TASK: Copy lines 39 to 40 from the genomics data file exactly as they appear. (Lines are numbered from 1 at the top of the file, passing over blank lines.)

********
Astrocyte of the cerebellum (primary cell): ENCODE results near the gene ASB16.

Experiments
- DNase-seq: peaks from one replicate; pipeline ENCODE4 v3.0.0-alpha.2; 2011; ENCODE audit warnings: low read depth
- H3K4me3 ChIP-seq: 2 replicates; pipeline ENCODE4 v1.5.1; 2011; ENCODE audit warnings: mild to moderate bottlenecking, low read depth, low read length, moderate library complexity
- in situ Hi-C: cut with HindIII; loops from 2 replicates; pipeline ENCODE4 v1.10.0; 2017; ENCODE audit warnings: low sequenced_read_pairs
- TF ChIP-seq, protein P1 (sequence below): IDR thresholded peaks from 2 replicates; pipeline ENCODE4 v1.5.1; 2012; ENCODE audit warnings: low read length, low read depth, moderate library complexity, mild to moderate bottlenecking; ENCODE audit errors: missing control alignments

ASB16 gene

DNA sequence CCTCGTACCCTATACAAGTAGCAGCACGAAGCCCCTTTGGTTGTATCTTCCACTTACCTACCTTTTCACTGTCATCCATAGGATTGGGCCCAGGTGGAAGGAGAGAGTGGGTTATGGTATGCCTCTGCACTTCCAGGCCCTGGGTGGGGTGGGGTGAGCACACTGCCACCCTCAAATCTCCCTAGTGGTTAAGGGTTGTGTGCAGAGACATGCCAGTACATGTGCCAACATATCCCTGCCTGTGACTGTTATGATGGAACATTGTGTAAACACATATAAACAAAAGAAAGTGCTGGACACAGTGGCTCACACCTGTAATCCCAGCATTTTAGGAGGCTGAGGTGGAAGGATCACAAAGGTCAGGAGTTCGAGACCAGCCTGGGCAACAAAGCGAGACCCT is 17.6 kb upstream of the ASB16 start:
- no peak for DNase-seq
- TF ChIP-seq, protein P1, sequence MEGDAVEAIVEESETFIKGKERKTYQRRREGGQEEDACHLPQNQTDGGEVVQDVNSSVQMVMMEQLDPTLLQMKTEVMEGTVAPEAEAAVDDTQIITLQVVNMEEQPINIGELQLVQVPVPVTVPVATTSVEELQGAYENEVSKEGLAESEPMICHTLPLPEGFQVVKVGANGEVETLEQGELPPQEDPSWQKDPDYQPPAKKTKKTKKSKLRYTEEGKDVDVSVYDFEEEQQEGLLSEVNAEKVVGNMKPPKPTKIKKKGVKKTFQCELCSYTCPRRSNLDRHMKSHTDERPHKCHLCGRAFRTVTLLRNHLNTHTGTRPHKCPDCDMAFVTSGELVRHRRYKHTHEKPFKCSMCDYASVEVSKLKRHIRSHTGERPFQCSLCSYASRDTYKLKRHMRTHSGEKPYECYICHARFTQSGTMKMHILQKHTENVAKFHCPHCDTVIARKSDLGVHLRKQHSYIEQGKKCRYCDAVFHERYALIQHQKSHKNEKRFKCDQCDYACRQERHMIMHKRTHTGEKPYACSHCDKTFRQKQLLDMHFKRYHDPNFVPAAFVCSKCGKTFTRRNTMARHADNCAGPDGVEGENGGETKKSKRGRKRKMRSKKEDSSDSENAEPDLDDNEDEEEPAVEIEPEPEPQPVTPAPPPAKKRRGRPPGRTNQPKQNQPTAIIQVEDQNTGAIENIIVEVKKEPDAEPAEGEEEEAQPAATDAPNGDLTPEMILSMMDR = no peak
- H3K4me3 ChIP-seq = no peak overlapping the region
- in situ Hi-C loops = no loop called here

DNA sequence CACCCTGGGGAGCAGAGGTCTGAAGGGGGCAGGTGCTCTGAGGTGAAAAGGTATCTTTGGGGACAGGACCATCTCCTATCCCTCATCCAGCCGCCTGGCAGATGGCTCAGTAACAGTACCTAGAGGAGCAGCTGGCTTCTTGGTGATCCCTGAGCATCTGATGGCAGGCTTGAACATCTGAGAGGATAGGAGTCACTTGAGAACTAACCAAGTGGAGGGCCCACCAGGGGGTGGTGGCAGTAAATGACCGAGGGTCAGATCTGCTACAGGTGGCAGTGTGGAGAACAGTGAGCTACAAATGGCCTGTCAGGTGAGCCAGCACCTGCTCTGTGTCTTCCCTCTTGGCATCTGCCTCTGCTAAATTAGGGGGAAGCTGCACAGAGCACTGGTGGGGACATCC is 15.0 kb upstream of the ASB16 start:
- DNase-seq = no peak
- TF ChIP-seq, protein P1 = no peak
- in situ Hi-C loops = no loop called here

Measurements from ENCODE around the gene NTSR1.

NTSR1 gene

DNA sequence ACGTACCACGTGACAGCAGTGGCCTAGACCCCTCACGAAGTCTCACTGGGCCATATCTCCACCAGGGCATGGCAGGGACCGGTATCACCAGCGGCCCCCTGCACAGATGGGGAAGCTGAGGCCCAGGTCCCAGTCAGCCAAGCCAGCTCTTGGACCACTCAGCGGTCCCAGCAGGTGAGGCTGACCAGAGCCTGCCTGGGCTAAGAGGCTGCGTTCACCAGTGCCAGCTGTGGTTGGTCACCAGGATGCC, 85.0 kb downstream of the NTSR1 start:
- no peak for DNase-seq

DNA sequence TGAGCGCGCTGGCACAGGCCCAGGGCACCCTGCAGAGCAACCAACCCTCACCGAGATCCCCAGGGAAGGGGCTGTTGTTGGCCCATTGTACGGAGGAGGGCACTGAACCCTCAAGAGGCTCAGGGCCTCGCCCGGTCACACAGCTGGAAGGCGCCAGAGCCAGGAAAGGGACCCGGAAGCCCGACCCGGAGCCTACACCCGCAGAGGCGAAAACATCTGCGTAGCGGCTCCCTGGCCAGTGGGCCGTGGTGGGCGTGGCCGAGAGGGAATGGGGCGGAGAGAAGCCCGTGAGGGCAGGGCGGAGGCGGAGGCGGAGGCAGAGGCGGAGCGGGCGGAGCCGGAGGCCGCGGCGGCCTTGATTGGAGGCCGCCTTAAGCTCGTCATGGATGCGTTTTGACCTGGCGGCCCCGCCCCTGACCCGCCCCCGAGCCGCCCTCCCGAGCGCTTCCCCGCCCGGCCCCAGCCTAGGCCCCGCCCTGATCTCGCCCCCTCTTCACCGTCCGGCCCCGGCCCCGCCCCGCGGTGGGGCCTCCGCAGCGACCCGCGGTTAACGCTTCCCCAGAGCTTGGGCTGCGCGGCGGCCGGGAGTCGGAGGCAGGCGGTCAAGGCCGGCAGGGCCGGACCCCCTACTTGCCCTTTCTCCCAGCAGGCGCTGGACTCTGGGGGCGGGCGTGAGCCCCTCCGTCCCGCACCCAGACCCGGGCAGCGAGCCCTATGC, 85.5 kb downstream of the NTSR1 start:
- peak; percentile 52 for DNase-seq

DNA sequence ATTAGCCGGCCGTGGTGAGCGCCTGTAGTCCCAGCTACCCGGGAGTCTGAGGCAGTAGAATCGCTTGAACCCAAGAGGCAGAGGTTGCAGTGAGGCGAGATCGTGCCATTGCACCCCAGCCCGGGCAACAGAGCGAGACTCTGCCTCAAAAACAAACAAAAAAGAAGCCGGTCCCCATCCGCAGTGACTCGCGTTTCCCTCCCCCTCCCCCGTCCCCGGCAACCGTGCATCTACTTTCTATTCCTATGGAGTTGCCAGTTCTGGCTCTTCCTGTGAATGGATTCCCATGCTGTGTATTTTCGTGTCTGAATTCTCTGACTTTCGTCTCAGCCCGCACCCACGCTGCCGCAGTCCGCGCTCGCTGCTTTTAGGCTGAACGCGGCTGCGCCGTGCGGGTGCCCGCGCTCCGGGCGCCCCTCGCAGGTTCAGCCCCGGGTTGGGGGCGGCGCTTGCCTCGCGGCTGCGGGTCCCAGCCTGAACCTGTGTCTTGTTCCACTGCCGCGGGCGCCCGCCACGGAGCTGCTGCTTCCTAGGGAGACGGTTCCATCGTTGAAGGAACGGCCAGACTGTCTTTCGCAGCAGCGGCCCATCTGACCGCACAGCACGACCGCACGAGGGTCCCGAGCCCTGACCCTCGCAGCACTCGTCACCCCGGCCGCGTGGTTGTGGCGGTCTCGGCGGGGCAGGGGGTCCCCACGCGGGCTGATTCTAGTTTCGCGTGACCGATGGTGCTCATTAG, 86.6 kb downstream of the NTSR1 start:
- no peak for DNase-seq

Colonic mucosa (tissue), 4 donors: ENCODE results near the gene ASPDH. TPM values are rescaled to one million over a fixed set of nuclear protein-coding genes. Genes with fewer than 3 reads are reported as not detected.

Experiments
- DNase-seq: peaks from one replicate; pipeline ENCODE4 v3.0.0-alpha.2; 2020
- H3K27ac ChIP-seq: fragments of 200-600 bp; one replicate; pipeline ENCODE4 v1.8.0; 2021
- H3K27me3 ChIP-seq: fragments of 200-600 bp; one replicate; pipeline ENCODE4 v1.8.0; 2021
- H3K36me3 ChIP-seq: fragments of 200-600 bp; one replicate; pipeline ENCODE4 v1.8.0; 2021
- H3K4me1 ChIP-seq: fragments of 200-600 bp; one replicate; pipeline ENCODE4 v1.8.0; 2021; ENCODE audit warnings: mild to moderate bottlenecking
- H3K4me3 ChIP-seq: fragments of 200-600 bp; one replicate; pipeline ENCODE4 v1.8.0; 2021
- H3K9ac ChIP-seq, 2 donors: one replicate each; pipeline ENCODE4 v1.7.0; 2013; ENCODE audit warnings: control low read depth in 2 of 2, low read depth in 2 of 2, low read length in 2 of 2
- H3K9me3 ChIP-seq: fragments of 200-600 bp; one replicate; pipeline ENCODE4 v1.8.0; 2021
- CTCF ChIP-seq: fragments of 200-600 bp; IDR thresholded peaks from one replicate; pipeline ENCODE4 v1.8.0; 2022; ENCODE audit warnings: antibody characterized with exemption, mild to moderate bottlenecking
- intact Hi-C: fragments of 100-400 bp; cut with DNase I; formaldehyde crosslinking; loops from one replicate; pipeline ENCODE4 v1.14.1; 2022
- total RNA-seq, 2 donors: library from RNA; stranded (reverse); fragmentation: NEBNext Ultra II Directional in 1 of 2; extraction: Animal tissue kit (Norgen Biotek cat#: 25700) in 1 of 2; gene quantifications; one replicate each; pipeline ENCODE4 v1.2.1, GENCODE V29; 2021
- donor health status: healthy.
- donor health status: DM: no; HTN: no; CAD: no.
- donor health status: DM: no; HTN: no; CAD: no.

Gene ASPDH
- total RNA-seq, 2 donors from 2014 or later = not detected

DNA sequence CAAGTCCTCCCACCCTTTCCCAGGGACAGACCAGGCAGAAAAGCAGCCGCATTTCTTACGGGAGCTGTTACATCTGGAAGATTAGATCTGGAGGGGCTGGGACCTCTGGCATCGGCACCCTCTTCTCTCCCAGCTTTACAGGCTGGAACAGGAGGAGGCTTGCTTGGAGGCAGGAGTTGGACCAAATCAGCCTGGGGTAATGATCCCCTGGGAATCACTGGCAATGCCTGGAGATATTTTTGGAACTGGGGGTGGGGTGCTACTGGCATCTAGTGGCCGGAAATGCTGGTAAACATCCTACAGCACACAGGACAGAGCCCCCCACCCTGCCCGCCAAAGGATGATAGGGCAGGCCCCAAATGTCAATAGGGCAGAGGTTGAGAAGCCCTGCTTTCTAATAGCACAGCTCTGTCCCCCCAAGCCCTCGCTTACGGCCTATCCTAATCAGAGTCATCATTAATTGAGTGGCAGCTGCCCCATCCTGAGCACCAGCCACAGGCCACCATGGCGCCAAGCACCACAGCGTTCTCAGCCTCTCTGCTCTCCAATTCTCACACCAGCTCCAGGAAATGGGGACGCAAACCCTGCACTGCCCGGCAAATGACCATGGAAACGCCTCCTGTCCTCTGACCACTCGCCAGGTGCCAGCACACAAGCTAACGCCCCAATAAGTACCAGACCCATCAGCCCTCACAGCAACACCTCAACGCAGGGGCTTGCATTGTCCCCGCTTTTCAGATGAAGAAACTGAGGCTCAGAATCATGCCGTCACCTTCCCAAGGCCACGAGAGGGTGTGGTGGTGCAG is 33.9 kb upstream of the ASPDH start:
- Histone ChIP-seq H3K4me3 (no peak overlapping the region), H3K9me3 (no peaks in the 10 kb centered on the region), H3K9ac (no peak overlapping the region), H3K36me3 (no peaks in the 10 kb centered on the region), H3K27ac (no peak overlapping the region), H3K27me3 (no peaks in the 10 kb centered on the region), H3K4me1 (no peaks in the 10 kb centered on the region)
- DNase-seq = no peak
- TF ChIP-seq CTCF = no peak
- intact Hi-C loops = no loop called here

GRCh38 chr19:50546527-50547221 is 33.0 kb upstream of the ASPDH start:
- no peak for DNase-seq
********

- donor health status: DM: no; HTN: no; CAD: no.
- donor health status: DM: no; HTN: no; CAD: no.